Editor's Note: (A version of this story appeared in CNN's Meanwhile in China newsletter, a three-times-a-week update exploring what you need to know about the country's rise and how it impacts the world. Sign up here.)
Hong Kong(CNN) Tata, a 34-year-old in the Chinese city of Chengdu, was scrolling through her social media feed at her office desk on Friday afternoon when she came upon a harrowing video that shook her to the core.
In surveillance footage, three women are shown sharing a meal in a barbeque restaurant when a man approaches their table and places his hand on the back of one of the women. The woman pushes him away, but the man refuses to back off and reaches out again for her face. As she pushes away his hand, the man slaps her and pushes her to the ground as she struggles to fend him off.
Her friends try to help her, but they too are attacked by the man and his friends, who rush into the restaurant as the violence breaks out. The group of men then drag the first woman through the door by her hair, smashing her with bottles and chairs and repeatedly stomping on her head as she lays on the sidewalk, her clothes stained with blood.
The video was so graphic and the assault so savage that Tata had to pause it midway. "Immediately I was filled with outrage and horror. I could totally empathize with her -- the terror she must have felt in that moment," she said, asking to only be referred to by her English name. "And this could happen to any of us."
The shock and anger reverberated widely as the video spread like wildfire on Chinese social media. By the evening, the attack -- which took place around 2:40 a.m. Friday in the northern city of Tangshan -- had ignited a nationwide uproar, drawing hundreds of millions of views and dominating online discussions throughout the weekend.
Many were appalled that a woman was so brutally beaten simply because she rejected a man's sexual harassment. Others lashed out at the police for failing to take action until the incident went viral.
Following the outcry, the Tangshan police issued a statement Friday saying they had identified the suspects and were "sparing no effort" to arrest them. By Saturday afternoon, all nine suspects involved in the assault had been apprehended, the police said, including four who had fled about 600 miles (965 kilometers) south to Jiangsu province.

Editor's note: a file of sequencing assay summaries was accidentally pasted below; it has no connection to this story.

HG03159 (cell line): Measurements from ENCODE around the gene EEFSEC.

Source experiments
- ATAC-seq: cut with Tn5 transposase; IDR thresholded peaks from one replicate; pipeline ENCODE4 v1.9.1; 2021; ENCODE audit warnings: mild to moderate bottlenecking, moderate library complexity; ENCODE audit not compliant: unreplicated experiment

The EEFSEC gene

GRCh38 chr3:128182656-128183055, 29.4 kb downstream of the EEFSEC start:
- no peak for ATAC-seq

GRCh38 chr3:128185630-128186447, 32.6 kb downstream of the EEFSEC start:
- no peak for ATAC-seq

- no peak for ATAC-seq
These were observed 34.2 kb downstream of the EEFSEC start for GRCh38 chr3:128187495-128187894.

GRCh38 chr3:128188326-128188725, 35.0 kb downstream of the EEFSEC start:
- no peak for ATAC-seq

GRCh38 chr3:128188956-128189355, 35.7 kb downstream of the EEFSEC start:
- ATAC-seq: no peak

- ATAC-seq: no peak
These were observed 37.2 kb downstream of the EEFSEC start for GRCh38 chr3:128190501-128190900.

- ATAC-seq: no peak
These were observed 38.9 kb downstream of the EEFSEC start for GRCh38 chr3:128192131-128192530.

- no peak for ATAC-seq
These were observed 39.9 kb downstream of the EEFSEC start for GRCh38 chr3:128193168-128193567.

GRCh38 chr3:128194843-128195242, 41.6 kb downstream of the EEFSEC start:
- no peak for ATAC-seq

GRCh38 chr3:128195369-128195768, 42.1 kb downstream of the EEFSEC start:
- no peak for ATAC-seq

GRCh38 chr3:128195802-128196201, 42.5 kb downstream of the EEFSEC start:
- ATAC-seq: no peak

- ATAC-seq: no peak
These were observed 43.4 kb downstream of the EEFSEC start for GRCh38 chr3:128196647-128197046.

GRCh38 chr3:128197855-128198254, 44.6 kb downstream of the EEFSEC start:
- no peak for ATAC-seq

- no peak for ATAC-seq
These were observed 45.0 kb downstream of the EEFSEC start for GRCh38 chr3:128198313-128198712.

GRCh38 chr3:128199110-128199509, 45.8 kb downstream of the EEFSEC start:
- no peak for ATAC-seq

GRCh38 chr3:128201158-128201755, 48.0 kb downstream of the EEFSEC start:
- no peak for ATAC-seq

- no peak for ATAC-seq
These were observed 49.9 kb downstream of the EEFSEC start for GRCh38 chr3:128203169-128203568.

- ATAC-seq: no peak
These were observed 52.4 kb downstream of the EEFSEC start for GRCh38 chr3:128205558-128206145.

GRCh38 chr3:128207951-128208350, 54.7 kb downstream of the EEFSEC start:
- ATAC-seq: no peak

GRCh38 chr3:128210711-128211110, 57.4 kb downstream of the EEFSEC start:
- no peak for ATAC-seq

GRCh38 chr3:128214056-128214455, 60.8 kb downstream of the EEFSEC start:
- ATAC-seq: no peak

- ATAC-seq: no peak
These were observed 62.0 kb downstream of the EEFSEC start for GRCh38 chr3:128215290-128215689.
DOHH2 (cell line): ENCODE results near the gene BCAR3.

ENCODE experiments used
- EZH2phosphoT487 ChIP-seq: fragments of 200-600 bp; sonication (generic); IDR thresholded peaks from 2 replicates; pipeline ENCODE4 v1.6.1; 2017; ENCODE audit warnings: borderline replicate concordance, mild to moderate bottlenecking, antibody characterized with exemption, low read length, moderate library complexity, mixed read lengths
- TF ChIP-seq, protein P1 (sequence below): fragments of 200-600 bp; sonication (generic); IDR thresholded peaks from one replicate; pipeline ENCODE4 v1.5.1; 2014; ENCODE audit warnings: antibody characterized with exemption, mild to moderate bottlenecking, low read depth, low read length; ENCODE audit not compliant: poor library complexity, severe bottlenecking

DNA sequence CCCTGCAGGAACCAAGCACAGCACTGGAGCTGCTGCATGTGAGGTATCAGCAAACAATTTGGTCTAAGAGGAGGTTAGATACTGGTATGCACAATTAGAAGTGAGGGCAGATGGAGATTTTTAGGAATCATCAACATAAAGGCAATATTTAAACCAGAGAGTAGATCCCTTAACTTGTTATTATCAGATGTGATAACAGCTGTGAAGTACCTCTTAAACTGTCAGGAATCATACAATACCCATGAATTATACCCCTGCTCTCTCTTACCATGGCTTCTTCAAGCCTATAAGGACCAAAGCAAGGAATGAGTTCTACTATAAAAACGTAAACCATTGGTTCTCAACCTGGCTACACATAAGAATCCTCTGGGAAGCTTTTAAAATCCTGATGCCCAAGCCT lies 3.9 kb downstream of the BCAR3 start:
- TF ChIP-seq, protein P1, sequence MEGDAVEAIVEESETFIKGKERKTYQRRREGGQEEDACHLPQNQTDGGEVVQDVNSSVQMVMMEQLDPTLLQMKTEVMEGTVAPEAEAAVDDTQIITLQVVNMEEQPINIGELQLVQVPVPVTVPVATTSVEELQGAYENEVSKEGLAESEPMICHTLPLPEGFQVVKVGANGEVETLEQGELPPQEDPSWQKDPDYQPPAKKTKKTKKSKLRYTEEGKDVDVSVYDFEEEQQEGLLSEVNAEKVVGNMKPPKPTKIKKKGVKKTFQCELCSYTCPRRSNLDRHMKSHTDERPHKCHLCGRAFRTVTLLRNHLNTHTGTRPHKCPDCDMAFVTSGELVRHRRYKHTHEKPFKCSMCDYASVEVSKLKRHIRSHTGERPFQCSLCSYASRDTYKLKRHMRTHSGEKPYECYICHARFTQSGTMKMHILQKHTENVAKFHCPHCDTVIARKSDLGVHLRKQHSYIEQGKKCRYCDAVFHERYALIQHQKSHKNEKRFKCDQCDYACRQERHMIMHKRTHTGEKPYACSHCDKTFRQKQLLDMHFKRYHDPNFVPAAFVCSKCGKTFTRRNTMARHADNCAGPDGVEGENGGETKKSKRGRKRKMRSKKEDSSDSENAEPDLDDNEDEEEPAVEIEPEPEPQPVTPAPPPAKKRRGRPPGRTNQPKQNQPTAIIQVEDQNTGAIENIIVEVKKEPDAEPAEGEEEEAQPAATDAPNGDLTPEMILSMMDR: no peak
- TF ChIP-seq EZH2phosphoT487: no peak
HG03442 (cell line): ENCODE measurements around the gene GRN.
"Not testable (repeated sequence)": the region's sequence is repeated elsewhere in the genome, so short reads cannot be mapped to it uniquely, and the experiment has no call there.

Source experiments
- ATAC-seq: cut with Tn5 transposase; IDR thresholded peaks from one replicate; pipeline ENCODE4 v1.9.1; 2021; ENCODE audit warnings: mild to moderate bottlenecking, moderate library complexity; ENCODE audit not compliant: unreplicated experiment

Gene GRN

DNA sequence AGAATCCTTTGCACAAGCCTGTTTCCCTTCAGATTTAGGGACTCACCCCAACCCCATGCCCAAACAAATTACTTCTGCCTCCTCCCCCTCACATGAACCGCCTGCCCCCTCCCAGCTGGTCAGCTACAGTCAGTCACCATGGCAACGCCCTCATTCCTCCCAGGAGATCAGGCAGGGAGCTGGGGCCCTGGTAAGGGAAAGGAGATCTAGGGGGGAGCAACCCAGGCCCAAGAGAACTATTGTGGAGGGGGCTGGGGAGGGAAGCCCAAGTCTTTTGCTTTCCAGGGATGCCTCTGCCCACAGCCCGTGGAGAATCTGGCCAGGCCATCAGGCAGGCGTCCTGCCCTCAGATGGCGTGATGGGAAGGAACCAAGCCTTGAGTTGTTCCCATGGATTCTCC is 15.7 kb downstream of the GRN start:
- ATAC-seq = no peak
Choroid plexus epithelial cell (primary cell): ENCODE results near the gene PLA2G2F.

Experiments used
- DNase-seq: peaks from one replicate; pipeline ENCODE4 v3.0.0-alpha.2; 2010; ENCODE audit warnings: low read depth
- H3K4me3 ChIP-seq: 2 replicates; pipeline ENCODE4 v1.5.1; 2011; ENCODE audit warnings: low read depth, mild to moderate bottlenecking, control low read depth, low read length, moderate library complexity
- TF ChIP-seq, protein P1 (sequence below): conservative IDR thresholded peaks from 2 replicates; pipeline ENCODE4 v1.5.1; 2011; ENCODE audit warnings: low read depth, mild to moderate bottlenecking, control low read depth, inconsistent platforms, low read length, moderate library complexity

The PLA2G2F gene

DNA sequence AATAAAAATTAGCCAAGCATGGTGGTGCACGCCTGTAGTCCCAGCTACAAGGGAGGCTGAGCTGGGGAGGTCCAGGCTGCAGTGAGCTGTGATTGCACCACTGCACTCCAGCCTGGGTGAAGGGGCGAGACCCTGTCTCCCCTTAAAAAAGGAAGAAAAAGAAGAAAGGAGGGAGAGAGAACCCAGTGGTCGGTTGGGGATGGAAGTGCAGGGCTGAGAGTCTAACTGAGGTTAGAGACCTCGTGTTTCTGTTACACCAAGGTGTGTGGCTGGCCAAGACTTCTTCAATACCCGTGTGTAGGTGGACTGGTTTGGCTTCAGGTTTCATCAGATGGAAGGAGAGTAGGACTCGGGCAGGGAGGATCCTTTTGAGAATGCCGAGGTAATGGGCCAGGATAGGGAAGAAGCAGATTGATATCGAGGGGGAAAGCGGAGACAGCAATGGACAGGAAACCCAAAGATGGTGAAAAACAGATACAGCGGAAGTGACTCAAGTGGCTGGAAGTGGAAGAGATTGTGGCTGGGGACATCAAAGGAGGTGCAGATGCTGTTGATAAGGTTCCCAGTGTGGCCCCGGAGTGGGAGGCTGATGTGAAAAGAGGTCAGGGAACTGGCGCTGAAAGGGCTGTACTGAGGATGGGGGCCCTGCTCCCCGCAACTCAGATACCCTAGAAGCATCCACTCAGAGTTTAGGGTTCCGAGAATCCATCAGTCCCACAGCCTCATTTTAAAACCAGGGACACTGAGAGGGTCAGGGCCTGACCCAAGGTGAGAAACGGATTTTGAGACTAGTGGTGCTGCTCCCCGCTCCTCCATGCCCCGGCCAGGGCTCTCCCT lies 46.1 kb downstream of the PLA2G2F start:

Two women were hospitalized with non-life-threatening injuries and were in stable condition, according to police.
The attack also rekindled debate about violence against women and gender inequality in China, which critics contend remains a highly patriarchal society with pervasive misogyny despite growing awareness of gender issues among young women.
"What happened at the Tangshan barbecue restaurant was not an isolated social incident, but part of systemic gender violence. We need to ... acknowledge that we still live in an environment that supports, encourages, and drives men to engage in gender-based violence against women," said a widely shared social media article.
In recent years, a series of incidents of horrific violence against women have sparked outrage. Last year, a Tibetan vlogger died after her ex-husband set her on fire while she was live-streaming to her fans on social media. The ex-husband was sentenced to death in October. Earlier this year, a mother of eight was shown in a video chained by her neck in a shed in rural Jiangsu province. After repeated initial denials, authorities eventually admitted that she was a victim of human trafficking.
"Of course we should take legal action to punish individual attackers and perpetrators. But without addressing systemic gender oppression, without changing the social norms that promote machismo and encourage violence, we're just going to continue our anger in the next incident," the social media article said.